Ukraine 'ambivalent' about death of Gorbachev says Poroshenko
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Former Ukrainian president Petro Poroshenko told Sky News that while the last Soviet leader “did a lot to decrease tensions between the West and the East, something for which his tributes have enthusiastically highlighted, Ukraine does not share the same adoration for the leader. Mr Poroshenko relayed how he had sanctioned Mr Gorbachev after his recognition of the annexation of Crimea as he sought to highlight the ills of the late leader. It comes as world leaders and Kremlin critics hailed the late Soviet leader, while others called him out for his support of Russian expansion.
Mr Poroshenko said: “Ukraine has an ambivalent attitude towards the Gorbachev death. It is clear if you look from the global point of view, the last Soviet leader did a lot to decrease tensions between the West and the East. He, as they say, destroyed the Soviet Union.
“But, at the same time, we in Ukraine know that in 2014, unfortunately Gorbachev recognised the illegal annexation of the Crimea, welcoming the Russian attack, including when I was the President.
“And that is why I as a president signed the decree to introduce the sanctions against Gorbachev together with the other foreign leaders who recognised the annexation of Crimea.
“He failed to save the USSR but still he was dreaming about a new union, which Putin is now trying to forge with fire and mass killings in Ukraine.”
Outpourings of appreciation for Mr Gorbachev have been published in their masses following his death, particularly among current critics of the Kremlin and western leaders.
Jailed opposition politician Alexei Navalny had warm words for the Soviet Union’s last leader, noting that he had ordered the release of political prisoners.
“I am sure that his life and history, which were pivotal to the events of the late twentieth century, will be evaluated far more favourably by posterity than by contemporaries,” said a message from Mr Navalny posted on Twitter by his allies.
Nobel laureate Dmitry Muratov, a friend who edits Novaya Gazeta, a newspaper Mr Gorbachev helped fund which has often been critical of the authorities, said the late politician despised war and realpolitik.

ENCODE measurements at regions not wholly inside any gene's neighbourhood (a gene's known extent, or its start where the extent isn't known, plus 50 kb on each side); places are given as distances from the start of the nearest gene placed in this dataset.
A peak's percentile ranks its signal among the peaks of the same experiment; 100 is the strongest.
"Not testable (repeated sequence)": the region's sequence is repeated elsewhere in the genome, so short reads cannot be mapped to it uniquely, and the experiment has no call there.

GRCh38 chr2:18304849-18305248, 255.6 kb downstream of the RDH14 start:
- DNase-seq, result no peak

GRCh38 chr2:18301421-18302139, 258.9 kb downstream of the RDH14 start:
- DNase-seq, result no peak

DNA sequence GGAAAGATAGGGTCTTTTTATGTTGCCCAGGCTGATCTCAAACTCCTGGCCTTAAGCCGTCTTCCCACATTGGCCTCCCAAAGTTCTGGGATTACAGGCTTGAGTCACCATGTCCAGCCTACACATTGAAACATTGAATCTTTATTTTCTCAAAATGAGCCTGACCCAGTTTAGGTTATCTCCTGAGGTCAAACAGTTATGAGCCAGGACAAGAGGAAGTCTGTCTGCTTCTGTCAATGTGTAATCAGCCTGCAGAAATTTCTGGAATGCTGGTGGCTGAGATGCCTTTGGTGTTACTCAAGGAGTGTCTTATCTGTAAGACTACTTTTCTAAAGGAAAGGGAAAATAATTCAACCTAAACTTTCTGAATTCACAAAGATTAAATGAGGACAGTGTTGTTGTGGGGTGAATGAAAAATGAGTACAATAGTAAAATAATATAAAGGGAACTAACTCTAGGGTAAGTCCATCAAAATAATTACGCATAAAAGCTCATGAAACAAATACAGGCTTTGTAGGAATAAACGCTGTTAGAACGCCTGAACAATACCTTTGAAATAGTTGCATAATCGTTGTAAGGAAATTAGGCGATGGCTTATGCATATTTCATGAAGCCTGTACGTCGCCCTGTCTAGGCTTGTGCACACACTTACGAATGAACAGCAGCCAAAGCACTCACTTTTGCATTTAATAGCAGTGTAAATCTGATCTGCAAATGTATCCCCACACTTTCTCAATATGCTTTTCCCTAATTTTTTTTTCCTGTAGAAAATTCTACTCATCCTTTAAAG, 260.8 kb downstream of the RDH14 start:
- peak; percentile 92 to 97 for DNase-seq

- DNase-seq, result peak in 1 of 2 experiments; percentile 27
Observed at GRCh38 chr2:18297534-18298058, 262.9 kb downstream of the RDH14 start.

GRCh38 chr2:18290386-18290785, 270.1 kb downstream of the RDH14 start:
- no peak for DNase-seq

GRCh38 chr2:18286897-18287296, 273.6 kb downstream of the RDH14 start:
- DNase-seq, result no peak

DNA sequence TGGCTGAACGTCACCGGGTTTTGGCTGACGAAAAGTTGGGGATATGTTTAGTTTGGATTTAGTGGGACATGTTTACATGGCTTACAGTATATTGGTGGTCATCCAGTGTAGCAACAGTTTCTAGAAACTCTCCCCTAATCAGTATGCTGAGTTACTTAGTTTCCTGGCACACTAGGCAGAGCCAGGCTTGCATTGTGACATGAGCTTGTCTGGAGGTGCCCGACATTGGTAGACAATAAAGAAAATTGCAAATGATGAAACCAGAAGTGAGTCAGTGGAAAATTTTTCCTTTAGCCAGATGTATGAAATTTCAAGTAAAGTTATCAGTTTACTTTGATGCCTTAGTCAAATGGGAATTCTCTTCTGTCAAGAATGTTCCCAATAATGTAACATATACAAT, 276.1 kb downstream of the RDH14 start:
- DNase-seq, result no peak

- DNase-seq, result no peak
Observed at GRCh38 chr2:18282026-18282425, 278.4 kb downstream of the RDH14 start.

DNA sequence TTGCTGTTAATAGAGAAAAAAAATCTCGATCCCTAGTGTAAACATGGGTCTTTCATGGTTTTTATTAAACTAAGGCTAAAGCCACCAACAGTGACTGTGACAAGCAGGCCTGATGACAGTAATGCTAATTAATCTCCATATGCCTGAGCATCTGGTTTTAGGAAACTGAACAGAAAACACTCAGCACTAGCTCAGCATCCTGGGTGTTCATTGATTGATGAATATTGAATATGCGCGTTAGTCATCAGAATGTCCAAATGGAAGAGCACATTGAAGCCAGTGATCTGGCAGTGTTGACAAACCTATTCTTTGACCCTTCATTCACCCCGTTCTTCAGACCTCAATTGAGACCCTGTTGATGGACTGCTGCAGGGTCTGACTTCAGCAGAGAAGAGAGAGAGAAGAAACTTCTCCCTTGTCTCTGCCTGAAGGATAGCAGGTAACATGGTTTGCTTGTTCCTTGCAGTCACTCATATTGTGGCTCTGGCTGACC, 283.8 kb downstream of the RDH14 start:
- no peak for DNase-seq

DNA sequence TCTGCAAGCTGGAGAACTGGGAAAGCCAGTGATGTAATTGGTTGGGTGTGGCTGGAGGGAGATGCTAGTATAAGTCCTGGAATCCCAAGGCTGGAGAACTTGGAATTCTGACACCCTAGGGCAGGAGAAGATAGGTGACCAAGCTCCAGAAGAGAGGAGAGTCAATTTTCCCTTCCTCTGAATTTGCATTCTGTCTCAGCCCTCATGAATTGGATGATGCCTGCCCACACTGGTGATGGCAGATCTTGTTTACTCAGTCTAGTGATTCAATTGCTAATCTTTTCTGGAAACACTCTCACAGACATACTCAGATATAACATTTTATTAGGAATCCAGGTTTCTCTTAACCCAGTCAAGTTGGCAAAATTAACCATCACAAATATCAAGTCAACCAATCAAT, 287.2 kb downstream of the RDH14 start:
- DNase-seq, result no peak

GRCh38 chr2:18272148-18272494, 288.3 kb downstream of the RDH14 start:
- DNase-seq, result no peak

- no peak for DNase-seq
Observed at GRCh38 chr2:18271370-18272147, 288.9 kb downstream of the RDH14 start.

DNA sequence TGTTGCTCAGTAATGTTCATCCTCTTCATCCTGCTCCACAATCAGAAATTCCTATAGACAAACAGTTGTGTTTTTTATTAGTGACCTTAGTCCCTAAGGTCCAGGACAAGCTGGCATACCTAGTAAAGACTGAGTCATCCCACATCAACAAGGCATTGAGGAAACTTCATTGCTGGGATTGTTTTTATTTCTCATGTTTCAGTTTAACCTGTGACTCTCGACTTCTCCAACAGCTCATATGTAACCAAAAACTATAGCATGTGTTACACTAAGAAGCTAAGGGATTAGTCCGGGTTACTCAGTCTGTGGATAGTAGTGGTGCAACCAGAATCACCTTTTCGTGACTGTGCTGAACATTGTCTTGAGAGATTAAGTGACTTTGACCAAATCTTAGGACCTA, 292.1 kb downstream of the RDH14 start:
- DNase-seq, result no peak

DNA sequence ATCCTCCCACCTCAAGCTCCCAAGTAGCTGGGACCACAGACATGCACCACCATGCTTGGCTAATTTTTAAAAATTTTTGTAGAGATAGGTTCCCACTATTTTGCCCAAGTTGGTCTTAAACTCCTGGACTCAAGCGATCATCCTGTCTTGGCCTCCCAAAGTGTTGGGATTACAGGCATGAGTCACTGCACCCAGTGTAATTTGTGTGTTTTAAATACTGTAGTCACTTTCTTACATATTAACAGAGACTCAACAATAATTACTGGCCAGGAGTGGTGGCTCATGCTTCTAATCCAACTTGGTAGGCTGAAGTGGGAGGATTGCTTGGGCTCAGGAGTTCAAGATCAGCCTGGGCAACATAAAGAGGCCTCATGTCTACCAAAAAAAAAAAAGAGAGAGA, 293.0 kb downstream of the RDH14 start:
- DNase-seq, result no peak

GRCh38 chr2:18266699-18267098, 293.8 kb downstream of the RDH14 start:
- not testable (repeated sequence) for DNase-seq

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He said: “He gave the world and his country an improbable gift: 30 years of peace, without the threat of a global or nuclear war. The gift is over, and there won’t be another one.”
Vladimir Ryzhkov, a former member of the Russian parliament and a Kremlin critic, lauded Mr Gorbachev for freeing hundreds of millions of people from tyranny and for drastically reducing the number of nuclear warheads.
He said Gorbachev had given Russia a chance to be free. “It’s not his fault that we couldn’t use it,” said Ryzhkov.
Meanwhile, US President Joe Biden hailed the “remarkable vision” of Mr Gorbachev, and French President Emmanuel Macron called him “a man of peace whose choices opened up a path of liberty for Russians”.
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But other dissidents have offered differing opinions, with some highlighting the devastating impact Mr Gorbachev’s endorsement of the Crimea annexation had on democracy and peace.
Chess world champion Gary Kasparov labelled Mr Gorbachev an “accidental hero” for destroying the USSR, but added that he had “endorsed Putin” at a time when he could have had a real impact.
He wrote on Twitter: “Gorbachev endorsed Putin for a decade, and then his critiques of Putin’s destruction of democracy in Russia came well after the point when his voice might have made a difference in drawing international attention.”
Mr Kasparov also attached a segment from his book ‘Winter is Coming’ in which he accused Mr Gorbachev of being “hardly a risk taker where his own neck was concerned”, suggesting that the last Soviet leaders’ refrains from invasion were not down to morality but self-preservation.
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